Log in

View Full Version : Always-On E-Mail Round Up

Mike Temporale
06-13-2004, 02:00 PM
<div class='os_post_top_link'><a href='http://www.geekzone.co.nz/content.asp?contentid=2898' target='_blank'>http://www.geekzone.co.nz/content.asp?contentid=2898</a><br /><br /></div>"One of the main functionality current connected handheld devices is e-mail. Users can collect e-mails from a server, have the e-mails sent to devices, and other little tricks. We tested some services that offer a combination of pull and push techniques to give the always-on e-mail experience. There are some solutions offering enterprise grade features, including an enterprise level price on this. Sometimes the price tag includes the requirement of having a Microsoft Exchange 2003 Server, or sometimes it includes the requirement of having a completely new server added to the mix. Other products are more accessible to consumers and end users, using a type of software called desktop redirectors. These solutions do not require any server side installation, but will need a computer with Internet connection."<br /><br />GeekZone has tested out the top Always-On E-Mail solutions for Windows Mobile-based devices. If you're interested in the always-on experience, this article is a must read.

06-14-2004, 02:34 AM
I think I need to pass this on to someone in my parent company's IT department. They currently do not allow any access to the Exchange Server other than thru the network or via recently added Blackberry server. For a company of it's size, they are soooo behind the times.

I asked since Blackberry's have access to the exchange server, could they offer me some access via a Smartphone or PPC Phone. Since they do not support it, they will not give me access. I told them that I didnt want support...just access. They wouldn't hear it. :(

Kris Kumar
06-14-2004, 05:17 AM
I am in the same boat :-( My company adopted BlackBerry couple of years ago after a lot of pleading. Actually it was the number of desktop redirectors operating illegally on the corporate network that forced them to adopt the BB server. Big corporations are slow to change, especially when it comes to IT security. And I am afraid they will not adopt another standard or switch from BB, no matter what. When it comes to hosting outside the firewall (or opening ports), I find that the IT departments dont trust Microsoft server technologies (and I can see they have good reasons ;-) ).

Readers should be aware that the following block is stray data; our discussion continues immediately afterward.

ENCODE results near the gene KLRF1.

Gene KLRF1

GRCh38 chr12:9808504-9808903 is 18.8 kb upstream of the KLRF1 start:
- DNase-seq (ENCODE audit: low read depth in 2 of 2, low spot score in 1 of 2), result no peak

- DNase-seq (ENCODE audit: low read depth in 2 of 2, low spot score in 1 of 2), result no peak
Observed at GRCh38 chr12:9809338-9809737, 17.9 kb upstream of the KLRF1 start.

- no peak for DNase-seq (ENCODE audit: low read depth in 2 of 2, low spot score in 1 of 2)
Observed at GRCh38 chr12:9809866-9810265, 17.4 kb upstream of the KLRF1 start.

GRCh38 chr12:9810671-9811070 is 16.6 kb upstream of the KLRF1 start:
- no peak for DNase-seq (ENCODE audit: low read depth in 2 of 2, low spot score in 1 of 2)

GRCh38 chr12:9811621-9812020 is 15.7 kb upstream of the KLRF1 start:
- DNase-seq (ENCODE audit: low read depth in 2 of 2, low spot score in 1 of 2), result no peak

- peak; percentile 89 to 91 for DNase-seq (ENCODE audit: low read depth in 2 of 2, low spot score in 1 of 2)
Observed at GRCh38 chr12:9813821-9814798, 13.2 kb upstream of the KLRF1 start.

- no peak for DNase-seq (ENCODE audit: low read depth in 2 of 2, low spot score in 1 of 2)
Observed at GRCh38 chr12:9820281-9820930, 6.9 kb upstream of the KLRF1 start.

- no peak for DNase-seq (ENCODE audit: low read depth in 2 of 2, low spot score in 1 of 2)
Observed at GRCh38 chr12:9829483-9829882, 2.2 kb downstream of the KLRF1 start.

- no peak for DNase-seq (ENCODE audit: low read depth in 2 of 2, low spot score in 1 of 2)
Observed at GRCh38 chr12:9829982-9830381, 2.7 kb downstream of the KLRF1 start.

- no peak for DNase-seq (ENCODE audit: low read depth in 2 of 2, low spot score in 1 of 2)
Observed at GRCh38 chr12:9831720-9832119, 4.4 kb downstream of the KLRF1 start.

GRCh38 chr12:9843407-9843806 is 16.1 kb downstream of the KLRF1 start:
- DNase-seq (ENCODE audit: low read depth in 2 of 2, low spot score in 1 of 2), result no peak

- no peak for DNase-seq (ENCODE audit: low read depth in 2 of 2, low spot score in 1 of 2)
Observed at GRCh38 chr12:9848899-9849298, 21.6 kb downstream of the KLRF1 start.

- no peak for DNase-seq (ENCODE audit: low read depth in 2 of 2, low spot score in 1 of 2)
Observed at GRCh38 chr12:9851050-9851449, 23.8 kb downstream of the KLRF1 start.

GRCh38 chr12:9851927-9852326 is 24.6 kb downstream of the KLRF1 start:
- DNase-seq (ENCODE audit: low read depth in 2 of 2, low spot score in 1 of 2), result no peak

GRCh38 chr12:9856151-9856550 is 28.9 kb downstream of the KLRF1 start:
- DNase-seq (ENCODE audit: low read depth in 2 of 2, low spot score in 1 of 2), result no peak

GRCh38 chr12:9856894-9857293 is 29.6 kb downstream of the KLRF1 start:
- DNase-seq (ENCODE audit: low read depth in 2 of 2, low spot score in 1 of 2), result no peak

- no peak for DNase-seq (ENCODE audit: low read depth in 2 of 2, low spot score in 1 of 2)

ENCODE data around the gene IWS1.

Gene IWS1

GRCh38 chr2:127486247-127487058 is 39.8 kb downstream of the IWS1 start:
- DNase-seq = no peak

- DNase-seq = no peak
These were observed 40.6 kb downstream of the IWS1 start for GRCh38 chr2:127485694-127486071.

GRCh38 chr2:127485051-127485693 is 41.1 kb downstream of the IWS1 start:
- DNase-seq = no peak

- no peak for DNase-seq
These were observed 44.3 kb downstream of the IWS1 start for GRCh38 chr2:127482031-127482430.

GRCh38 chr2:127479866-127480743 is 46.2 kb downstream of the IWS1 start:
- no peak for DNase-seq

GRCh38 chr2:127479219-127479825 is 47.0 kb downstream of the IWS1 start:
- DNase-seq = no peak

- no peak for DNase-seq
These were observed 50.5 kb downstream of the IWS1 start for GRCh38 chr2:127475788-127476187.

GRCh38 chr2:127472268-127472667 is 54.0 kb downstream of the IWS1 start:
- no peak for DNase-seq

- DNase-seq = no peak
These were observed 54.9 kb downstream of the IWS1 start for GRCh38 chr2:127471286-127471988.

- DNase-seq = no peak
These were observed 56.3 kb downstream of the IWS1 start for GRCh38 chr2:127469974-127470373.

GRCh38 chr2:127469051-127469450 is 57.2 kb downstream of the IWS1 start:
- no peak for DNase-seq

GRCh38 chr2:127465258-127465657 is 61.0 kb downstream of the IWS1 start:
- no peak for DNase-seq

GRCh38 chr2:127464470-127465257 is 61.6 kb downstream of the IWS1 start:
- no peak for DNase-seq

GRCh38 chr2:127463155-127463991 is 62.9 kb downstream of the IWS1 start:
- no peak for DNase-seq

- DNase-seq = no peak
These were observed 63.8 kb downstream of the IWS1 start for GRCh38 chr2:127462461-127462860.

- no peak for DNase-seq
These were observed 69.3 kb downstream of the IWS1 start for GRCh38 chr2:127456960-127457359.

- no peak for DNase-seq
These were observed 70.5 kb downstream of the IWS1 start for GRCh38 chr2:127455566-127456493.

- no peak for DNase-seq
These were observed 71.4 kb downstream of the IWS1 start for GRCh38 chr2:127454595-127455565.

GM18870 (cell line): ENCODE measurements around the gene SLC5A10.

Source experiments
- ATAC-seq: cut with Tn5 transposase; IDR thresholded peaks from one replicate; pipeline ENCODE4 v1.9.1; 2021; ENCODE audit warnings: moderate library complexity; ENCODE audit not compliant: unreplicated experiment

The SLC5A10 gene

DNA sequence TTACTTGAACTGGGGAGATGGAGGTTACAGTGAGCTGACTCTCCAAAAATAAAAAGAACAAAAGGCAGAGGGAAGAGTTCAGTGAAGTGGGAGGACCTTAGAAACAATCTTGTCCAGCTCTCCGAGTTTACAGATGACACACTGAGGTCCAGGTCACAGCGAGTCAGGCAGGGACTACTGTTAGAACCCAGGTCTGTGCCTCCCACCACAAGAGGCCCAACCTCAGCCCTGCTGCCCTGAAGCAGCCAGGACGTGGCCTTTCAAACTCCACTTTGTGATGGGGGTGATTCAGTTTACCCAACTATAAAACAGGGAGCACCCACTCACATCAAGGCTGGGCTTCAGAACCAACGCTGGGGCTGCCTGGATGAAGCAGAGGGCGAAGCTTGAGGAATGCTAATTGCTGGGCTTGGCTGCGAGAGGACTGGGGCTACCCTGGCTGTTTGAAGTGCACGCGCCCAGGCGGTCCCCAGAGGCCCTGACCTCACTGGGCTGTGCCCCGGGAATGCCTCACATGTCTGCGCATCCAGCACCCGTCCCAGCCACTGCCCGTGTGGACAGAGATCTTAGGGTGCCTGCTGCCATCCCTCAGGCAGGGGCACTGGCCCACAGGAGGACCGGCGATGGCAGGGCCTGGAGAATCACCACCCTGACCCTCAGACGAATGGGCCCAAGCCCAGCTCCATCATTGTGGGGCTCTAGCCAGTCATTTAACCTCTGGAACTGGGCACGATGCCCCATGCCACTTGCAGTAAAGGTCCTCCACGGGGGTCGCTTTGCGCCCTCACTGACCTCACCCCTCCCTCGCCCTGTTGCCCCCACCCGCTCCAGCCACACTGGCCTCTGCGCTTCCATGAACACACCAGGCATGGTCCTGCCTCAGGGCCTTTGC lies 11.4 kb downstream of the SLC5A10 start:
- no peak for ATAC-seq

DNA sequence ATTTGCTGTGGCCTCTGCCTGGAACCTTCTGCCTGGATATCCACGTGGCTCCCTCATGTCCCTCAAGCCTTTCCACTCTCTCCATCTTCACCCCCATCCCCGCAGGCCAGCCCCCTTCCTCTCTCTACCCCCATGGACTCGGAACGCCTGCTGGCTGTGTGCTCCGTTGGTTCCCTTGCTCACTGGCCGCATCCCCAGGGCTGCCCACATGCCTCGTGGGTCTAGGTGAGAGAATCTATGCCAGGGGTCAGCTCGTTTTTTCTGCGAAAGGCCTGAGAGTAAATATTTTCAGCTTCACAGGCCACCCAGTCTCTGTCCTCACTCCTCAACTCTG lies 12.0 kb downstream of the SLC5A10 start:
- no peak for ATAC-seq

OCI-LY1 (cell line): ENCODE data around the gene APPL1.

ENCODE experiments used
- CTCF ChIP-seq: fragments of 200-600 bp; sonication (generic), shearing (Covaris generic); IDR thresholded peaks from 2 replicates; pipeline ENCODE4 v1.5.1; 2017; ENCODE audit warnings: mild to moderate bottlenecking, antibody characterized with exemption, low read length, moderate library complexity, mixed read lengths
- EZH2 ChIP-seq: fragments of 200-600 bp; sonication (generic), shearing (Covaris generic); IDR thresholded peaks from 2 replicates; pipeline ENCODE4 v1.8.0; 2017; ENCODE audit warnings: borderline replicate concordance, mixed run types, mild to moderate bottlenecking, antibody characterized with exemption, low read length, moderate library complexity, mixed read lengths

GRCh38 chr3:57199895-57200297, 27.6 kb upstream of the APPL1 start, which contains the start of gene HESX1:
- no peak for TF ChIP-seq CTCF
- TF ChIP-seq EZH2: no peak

06-14-2004, 05:54 PM
I think there is a great push to get this working right on Smartphones for the corporate world. However there are reasons many companies are still hoding out on improvements on Smartphones & PPCPs. I hope Microsoft hears the corporate world on this one...

Key things are:

Security: At the moment if you want to lock out your Smartphone or Pocket PC phone, it's a fairly complicated process (for a user) and not too secure.
Thrue corporate security goes beyond just passwords...
Only the PPC HP 5000 series has wipe out after X number for bad password attempts. Most lack this feature....correct me if I'm wrong on the "most PPC and Smartphones". This is the biggest fear of Most large corporations..data leakage.
Things like partial memory encryption and mail encryption (outside of Exchange) require 3rd party apps that increate the cost per unit.

Battery: this is a big issue. Most color blackberries at the moment can go uncharged for about 2 to 4 days with average use. I've tried this on all recent PPC phones and Smartphones and battery dies after 6 to7 hours of average use.

These devices do have great promise and I prefer them to Blackberries or Palm for personal use. But when things go bad..you need to get to your mail fast and you are clueless to roaming, encryption, etc or you need fast access, at the moment blackberries are the closest things to "dumb user" acceptace.